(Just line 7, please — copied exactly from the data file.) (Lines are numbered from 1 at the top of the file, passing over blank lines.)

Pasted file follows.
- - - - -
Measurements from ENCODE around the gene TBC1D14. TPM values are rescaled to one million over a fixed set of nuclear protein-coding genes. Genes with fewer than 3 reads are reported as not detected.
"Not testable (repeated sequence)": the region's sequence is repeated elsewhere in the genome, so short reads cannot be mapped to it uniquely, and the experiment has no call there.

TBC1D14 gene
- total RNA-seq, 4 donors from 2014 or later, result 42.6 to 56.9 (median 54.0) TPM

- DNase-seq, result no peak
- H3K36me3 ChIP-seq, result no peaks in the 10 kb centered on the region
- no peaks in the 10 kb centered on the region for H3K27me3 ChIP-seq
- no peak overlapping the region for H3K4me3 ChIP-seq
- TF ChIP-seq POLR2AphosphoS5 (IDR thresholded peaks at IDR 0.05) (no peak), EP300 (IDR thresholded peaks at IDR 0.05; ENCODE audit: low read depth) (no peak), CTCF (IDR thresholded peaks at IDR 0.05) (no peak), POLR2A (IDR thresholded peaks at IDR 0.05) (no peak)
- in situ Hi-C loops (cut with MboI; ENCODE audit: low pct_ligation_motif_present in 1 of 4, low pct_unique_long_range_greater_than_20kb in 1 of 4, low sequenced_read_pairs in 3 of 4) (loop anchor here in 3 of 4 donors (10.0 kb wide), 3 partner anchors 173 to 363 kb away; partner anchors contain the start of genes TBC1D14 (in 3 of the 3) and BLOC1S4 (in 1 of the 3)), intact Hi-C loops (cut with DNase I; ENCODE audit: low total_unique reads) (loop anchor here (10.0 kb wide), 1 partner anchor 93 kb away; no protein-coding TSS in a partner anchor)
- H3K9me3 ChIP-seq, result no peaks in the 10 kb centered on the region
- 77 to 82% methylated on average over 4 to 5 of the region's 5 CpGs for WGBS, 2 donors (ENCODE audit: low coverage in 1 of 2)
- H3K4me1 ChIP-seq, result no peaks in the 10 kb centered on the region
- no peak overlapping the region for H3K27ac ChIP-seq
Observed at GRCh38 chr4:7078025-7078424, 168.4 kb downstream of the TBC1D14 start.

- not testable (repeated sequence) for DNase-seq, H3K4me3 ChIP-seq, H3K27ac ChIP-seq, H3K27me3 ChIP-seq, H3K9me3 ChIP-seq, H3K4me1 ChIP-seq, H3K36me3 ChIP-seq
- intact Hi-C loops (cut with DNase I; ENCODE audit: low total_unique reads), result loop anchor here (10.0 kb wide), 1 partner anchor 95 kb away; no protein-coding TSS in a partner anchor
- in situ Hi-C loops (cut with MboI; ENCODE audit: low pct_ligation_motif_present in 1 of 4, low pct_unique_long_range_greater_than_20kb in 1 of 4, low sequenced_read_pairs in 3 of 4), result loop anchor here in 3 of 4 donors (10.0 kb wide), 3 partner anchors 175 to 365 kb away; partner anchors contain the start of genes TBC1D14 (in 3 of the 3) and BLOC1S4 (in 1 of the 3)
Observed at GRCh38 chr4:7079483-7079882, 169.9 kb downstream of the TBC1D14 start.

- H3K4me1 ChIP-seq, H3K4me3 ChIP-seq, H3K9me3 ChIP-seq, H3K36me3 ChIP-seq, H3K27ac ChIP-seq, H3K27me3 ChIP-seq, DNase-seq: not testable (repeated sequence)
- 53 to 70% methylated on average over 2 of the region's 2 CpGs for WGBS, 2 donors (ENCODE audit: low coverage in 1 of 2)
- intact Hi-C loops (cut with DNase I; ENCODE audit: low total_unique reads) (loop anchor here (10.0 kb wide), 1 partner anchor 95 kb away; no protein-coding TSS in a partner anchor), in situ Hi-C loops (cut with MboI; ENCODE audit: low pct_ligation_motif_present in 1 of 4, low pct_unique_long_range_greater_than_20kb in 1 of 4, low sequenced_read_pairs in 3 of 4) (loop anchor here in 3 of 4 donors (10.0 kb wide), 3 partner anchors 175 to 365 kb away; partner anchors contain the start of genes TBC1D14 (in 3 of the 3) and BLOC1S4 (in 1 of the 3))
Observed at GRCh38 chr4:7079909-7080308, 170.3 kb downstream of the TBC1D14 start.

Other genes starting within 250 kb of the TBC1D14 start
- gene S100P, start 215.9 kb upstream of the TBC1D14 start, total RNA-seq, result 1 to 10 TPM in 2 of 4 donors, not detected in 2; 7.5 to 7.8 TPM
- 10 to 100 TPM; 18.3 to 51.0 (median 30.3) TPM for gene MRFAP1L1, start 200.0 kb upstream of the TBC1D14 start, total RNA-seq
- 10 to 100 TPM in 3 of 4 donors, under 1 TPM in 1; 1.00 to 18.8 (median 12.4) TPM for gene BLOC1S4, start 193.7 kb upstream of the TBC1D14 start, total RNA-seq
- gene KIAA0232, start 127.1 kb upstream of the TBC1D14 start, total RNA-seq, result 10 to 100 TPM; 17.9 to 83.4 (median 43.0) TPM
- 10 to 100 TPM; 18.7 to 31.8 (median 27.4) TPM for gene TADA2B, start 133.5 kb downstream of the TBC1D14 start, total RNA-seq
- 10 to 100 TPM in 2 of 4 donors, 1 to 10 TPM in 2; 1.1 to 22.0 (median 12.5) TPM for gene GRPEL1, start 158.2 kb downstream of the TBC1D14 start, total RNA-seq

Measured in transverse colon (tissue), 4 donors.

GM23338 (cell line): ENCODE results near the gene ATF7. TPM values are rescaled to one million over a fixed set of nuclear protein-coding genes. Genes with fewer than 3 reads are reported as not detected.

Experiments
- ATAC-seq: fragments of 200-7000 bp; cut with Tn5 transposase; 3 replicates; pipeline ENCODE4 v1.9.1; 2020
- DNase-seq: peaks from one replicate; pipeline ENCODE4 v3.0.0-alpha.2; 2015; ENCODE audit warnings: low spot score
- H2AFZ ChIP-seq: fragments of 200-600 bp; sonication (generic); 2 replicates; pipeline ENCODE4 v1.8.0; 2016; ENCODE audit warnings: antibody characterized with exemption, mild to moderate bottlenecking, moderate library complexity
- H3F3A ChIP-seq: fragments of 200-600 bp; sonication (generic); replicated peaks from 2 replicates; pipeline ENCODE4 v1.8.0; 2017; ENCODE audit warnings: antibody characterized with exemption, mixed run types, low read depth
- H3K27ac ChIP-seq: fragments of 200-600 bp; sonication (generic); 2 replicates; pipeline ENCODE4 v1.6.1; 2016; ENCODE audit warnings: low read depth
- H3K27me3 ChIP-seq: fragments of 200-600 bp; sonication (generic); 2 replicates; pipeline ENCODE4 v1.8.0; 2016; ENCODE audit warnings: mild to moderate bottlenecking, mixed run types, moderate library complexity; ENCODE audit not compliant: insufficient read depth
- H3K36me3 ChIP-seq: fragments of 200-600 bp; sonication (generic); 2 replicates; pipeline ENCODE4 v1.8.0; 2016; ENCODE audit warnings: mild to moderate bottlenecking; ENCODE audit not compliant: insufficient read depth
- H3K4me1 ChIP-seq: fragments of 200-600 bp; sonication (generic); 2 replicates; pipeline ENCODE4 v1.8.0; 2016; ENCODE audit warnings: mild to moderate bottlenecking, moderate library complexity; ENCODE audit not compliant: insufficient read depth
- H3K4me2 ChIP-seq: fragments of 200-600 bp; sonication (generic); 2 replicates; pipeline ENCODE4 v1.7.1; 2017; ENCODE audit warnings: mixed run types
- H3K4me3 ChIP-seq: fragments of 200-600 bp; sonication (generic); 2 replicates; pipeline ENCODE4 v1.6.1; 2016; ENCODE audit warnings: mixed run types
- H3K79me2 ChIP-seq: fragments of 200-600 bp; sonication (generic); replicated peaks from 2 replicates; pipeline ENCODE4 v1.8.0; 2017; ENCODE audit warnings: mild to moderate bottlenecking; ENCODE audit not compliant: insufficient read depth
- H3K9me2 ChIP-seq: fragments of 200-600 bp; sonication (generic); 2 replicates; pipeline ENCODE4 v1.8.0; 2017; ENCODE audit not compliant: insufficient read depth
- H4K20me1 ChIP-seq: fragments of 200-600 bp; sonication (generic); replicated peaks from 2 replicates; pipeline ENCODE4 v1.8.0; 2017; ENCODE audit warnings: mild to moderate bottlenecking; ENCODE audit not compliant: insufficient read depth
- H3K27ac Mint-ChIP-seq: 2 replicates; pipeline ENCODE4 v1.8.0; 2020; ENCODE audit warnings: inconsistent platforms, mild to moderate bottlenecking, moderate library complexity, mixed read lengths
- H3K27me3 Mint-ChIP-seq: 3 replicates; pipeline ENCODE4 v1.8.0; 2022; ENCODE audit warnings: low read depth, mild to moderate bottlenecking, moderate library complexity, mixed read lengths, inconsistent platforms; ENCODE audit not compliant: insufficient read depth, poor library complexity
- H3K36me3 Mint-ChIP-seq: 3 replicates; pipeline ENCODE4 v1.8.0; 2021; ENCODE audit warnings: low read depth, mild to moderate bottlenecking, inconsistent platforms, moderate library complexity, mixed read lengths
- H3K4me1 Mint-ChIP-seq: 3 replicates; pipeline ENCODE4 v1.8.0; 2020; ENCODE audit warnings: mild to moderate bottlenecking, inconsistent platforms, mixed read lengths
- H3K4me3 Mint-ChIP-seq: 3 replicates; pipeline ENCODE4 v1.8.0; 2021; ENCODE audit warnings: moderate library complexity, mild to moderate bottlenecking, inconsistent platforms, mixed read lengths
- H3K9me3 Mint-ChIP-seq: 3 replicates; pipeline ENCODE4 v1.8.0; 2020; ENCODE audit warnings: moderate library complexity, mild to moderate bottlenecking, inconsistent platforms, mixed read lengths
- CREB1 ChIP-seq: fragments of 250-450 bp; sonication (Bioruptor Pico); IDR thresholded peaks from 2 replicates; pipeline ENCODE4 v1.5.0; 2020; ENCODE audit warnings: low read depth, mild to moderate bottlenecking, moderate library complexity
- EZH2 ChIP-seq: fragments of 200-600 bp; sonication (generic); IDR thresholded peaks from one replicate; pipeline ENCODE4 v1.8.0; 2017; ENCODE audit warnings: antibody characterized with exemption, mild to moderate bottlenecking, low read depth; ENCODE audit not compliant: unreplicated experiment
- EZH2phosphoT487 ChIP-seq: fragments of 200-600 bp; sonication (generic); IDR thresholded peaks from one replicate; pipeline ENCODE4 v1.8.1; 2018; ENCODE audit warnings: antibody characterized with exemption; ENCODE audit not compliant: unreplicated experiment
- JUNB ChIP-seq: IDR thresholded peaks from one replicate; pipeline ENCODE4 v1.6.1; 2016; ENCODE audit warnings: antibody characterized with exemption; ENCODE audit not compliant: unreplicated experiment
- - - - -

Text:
- no peaks in the 10 kb centered on the region for H3K27me3 ChIP-seq